In a national cohort study in England reported in The Lancet Oncology, Scott et al found a high rate of subsequent cancer diagnosis in persons with an urgent suspected cancer referral that did not result in cancer diagnosis.
As noted by the investigators, “Following referral for investigation of urgent suspected cancer within the English National Health Service referral system, 7% of referred individuals are diagnosed with cancer. This study aimed to investigate the risk of cancer occurrence within 1 to 5 years of finding no cancer following an urgent suspected cancer referral.”
The study used data for the eight most common urgent suspected cancer referral pathways (breast, gynecologic, head and neck, lower and upper gastrointestinal, lung, skin, and urologic) from April 2013 to March 2014, with 5-year follow-up for individuals with no cancer diagnosis within 1 year of referral. The objective was to determine incidence of subsequent cancer in years 1 to 5 after initial referral that led to no cancer diagnosis. Rates of subsequent cancers were compared with expected cancer incidence in years 1 to 5 after referral using standardized incidence ratios based on matched age and gender distributions of expected cancer incidence in England for the same time period.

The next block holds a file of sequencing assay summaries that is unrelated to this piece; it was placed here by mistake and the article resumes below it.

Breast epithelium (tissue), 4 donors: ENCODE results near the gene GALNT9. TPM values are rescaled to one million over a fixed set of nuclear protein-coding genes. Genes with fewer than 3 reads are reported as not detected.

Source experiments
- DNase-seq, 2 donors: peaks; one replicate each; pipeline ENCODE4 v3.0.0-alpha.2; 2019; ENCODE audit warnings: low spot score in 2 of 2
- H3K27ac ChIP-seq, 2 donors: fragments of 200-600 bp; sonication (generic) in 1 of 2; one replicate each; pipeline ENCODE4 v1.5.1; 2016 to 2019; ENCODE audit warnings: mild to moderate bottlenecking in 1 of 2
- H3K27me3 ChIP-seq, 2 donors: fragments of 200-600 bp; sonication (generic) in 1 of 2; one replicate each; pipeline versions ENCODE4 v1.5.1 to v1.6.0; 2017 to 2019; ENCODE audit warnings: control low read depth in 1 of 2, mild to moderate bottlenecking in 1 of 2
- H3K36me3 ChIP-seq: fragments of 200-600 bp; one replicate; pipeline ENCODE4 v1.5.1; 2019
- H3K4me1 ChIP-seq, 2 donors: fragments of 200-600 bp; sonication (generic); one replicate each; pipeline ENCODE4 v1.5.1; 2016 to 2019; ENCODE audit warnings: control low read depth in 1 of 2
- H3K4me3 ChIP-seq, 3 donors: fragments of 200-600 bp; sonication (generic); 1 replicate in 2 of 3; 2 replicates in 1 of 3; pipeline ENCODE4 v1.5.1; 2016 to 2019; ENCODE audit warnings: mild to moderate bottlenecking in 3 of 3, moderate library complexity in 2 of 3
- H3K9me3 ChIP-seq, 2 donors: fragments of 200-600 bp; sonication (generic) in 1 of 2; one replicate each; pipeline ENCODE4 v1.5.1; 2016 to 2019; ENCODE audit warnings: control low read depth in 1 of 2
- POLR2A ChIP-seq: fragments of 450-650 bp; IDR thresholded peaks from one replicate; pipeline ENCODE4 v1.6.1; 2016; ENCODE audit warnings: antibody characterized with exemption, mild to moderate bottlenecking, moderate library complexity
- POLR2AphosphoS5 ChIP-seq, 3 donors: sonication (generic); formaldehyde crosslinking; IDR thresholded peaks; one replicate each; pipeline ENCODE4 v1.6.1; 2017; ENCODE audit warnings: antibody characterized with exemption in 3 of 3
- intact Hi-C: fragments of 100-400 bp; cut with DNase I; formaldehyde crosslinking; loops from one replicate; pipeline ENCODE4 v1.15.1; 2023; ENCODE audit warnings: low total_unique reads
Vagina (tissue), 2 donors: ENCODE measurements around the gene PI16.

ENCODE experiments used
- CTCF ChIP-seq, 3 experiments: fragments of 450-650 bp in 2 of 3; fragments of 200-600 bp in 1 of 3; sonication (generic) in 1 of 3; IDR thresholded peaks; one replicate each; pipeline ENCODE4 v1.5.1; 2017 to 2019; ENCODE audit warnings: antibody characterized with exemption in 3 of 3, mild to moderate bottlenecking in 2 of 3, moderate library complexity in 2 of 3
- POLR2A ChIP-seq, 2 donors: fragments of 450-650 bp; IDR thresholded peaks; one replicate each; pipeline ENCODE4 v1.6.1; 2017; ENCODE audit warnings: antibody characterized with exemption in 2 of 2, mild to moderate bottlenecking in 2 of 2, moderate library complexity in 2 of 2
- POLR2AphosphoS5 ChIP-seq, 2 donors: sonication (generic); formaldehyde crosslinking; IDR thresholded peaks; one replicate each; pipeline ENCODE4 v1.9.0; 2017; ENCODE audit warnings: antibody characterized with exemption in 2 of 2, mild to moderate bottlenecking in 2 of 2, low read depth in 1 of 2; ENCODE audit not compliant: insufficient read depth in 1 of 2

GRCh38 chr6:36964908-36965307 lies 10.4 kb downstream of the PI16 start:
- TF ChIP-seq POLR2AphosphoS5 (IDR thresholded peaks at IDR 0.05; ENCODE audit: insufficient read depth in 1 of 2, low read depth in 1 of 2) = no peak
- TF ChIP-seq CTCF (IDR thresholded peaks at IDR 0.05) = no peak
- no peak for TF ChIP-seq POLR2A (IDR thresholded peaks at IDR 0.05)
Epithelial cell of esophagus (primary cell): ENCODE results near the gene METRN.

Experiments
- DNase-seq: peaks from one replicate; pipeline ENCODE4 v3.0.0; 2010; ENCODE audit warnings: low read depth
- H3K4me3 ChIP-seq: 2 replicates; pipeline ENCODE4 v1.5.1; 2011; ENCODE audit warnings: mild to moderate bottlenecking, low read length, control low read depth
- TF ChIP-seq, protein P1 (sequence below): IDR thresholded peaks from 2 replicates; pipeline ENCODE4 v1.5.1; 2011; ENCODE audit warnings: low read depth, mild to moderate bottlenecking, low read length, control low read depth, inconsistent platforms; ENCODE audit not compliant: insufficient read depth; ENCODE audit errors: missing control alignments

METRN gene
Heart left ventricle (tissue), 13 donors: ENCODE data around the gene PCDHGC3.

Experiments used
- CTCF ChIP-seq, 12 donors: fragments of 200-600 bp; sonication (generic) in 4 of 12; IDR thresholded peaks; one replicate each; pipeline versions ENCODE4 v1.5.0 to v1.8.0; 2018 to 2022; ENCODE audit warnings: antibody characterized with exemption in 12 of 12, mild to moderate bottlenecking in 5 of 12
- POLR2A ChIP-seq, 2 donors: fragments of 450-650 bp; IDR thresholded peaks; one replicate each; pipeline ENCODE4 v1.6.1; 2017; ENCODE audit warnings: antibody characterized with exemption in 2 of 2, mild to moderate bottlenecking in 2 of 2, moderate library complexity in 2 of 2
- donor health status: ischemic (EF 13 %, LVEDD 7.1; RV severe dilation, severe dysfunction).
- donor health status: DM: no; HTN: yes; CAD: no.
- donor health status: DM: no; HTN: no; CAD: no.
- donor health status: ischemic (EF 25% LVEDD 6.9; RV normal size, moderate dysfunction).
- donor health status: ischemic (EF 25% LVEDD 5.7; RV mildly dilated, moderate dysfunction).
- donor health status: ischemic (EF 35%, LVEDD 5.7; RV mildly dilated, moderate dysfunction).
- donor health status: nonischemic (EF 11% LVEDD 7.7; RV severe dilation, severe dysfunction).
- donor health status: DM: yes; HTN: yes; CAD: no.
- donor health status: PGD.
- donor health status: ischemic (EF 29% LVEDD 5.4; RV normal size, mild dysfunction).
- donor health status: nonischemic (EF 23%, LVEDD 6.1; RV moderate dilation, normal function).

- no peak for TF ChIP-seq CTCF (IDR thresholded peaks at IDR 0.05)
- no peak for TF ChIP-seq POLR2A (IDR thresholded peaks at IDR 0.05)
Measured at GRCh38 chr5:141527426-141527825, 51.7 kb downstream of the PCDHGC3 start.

Of 1.18 million referrals without cancer diagnosis in years 0 to 1, 63,112 subsequent cancers were diagnosed 1 to 5 years after referral. The absolute rate of 1,338 cancers per 100,000 referrals per year was higher than the expected rate of 1,054 (standardized incidence ratio [SIR] = 1.27, 95% confidence interval [CI] = 1.26–1.28). Rates per 100,000 referrals per year were 1,038 among females and 1,888 among males.
The absolute rate per 100,000 referrals per year for any subsequent cancer diagnosis was lowest for breast cancer referral (746) and gynecologic referral (996), and highest for urologic referral (2,110) and lung referral (1,835). The highest relative risks vs expected rates were for urologic cancer (SIR = 1.49, 95% CI = 1.47–1.52) and lung cancer (SIR = 1.35, 95% CI = 1.30–1.40).
For diagnosis of the same cancer as the initial referral pathway, the lowest absolute rates per 100,000 referrals per year were for skin cancer (113) and head and neck cancer (135), and the highest rates were for urologic cancer (1,011) and lung cancer (638). The highest relative risks vs expected rates were for head and neck cancer (SIR = 3.49, 95% CI = 3.22–3.78) and lung cancer (SIR = 3.00, 95% CI = 2.82–3.20).
The investigators concluded, “Cancer risk was higher than expected in the 5 years following an urgent suspected cancer referral. The potential for targeted interventions, such as proactive monitoring, safety netting, and cancer awareness or risk reduction initiatives, should be investigated.”
Suzanne E. Scott, PhD, of the Wolfson Institute of Population Health, Queen Mary University of London, is the corresponding author for The Lancet Oncology article.
Disclosure: The study was funded by Cancer Research UK. For full disclosures of the study authors, visit thelancet.com.The content in this post has not been reviewed by the American Society of Clinical Oncology, Inc. (ASCO®) and does not necessarily reflect the ideas and opinions of ASCO®.